Husband and wife grape-growers in Geyserville, Calif., got some mixed news last week, after the U.S. Tax Court took a closer look at how they could depreciate improvements made to their vineyard.The court found that although Leo and Evelyn Trendadue properly classified wine grape trellises on their land as farm machinery or equipment, because the irrigation systems and well the couple built on their property have a longer class life (20 years, as opposed to 10 years) those enhancements should be classified -- and depreciated for -- as permanent land improvements.

The couple operates their business, Trentadue Winery and Vineyards, as a sole proprietorship and the Internal Revenue Service claimed income tax deficiencies for the business’s 1999 and 2000 tax years, in the amounts of $12,339 and $5,473, respectively, due to the depreciation differences.

The court’s opinion -- which also includes an extensive treatise on the art of trellising and the installation of drip irrigation systems -- declares early on that the question of whether property is a permanent improvement to land has long been a subject of tax controversy.

In the case of the Trentadue’s drip irrigation systems, the court found that the improvement falls somewhere between permanent buildings and farm machinery, such as tractors, and in some ways are intended to have permanence.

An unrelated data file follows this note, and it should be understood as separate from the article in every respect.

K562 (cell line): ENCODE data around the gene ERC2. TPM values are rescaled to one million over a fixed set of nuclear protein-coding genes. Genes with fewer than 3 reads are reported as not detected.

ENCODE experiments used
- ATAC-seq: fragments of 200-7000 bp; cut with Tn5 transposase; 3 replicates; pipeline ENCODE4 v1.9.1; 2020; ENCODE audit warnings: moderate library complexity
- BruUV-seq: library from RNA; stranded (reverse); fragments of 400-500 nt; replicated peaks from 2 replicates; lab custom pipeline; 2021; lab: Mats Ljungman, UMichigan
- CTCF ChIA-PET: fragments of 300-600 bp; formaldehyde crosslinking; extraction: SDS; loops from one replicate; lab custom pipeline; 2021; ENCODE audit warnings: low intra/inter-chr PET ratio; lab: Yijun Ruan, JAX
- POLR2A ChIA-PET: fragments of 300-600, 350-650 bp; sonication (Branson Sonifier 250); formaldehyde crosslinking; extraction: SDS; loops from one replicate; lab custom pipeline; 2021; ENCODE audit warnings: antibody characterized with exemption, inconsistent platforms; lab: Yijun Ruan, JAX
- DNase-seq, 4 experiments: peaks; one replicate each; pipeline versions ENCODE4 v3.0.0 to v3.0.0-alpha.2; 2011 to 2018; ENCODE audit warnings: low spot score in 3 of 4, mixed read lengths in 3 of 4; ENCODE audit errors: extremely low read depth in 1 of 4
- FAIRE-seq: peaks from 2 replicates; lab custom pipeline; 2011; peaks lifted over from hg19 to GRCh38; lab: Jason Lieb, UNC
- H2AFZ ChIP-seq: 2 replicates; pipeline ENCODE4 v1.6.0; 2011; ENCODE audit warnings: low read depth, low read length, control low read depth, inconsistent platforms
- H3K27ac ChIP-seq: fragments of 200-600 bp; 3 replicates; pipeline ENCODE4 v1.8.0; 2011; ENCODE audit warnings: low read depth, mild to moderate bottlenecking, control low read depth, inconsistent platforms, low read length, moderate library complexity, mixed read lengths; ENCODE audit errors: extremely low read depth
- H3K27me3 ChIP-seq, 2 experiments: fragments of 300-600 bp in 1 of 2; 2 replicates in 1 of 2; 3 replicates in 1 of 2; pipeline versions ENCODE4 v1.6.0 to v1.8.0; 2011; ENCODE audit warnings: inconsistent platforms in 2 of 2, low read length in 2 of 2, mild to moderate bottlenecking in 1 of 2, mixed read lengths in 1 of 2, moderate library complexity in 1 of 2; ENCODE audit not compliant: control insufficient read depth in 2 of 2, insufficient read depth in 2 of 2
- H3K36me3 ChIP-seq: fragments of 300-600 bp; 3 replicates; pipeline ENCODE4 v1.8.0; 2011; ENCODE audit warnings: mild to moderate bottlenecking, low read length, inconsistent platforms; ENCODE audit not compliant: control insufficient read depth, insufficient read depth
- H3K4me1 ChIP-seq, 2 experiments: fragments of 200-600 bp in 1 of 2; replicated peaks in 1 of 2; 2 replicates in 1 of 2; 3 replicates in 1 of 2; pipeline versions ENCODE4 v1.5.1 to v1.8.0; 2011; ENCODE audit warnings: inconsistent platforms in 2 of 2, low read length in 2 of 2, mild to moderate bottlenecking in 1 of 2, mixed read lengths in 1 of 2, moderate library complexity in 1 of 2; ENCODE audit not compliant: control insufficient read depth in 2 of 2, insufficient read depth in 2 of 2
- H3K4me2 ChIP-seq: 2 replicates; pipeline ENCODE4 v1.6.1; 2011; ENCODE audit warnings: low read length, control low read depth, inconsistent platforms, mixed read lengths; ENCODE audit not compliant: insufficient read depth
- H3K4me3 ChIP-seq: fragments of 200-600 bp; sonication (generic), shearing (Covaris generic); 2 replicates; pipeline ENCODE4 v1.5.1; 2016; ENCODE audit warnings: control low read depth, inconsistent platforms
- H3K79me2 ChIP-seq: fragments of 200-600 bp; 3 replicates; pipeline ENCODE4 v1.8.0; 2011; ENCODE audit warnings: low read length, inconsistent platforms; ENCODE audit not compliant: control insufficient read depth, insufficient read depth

“Again, the question of permanent attachment to the real property is the primary focus of the factors and asset depreciation classes, and the drip irrigation systems is more akin to a permanent improvement,” the court wrote. “The placement of a substantial portion of the pipe or tubing in the ground and the difficulty of removing the system are the primary factors that render the irrigation systems we consider here to be permanent land improvements.”

While the couple noted that their local taxing authority in Sonoma County treats the drip irrigation systems as property used in vineyard development and not as land improvement -- a point that the Trentadue’s CPA, who specializes in wine industry accounting and taxation, also believed to be correct -- the Tax Court said that point had no bearing in a federal court.

The full opinion is available at

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